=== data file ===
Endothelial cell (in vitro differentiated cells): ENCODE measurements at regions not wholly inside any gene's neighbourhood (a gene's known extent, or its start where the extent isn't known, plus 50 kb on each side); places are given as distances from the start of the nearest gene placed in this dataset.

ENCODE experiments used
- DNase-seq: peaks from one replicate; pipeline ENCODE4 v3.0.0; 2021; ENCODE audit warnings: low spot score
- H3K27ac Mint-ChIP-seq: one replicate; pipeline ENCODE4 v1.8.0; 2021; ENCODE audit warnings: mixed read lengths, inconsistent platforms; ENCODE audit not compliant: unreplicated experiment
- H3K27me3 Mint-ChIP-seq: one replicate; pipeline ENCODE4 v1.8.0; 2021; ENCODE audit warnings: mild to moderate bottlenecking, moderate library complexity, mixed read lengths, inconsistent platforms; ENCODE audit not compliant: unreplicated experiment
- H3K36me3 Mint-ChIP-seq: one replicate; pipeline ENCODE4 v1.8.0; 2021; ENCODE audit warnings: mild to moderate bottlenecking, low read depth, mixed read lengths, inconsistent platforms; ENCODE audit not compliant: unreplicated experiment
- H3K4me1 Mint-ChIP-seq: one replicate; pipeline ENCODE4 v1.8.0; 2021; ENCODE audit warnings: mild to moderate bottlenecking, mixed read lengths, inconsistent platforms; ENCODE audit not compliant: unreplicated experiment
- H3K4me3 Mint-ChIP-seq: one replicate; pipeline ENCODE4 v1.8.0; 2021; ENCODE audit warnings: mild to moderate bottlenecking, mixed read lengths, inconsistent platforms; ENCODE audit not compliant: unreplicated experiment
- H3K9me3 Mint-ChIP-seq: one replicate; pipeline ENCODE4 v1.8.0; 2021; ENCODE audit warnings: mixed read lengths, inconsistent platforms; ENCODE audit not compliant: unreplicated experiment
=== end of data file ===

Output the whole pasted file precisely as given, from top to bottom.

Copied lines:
Endothelial cell (in vitro differentiated cells): ENCODE measurements at regions not wholly inside any gene's neighbourhood (a gene's known extent, or its start where the extent isn't known, plus 50 kb on each side); places are given as distances from the start of the nearest gene placed in this dataset.

ENCODE experiments used
- DNase-seq: peaks from one replicate; pipeline ENCODE4 v3.0.0; 2021; ENCODE audit warnings: low spot score
- H3K27ac Mint-ChIP-seq: one replicate; pipeline ENCODE4 v1.8.0; 2021; ENCODE audit warnings: mixed read lengths, inconsistent platforms; ENCODE audit not compliant: unreplicated experiment
- H3K27me3 Mint-ChIP-seq: one replicate; pipeline ENCODE4 v1.8.0; 2021; ENCODE audit warnings: mild to moderate bottlenecking, moderate library complexity, mixed read lengths, inconsistent platforms; ENCODE audit not compliant: unreplicated experiment
- H3K36me3 Mint-ChIP-seq: one replicate; pipeline ENCODE4 v1.8.0; 2021; ENCODE audit warnings: mild to moderate bottlenecking, low read depth, mixed read lengths, inconsistent platforms; ENCODE audit not compliant: unreplicated experiment
- H3K4me1 Mint-ChIP-seq: one replicate; pipeline ENCODE4 v1.8.0; 2021; ENCODE audit warnings: mild to moderate bottlenecking, mixed read lengths, inconsistent platforms; ENCODE audit not compliant: unreplicated experiment
- H3K4me3 Mint-ChIP-seq: one replicate; pipeline ENCODE4 v1.8.0; 2021; ENCODE audit warnings: mild to moderate bottlenecking, mixed read lengths, inconsistent platforms; ENCODE audit not compliant: unreplicated experiment
- H3K9me3 Mint-ChIP-seq: one replicate; pipeline ENCODE4 v1.8.0; 2021; ENCODE audit warnings: mixed read lengths, inconsistent platforms; ENCODE audit not compliant: unreplicated experiment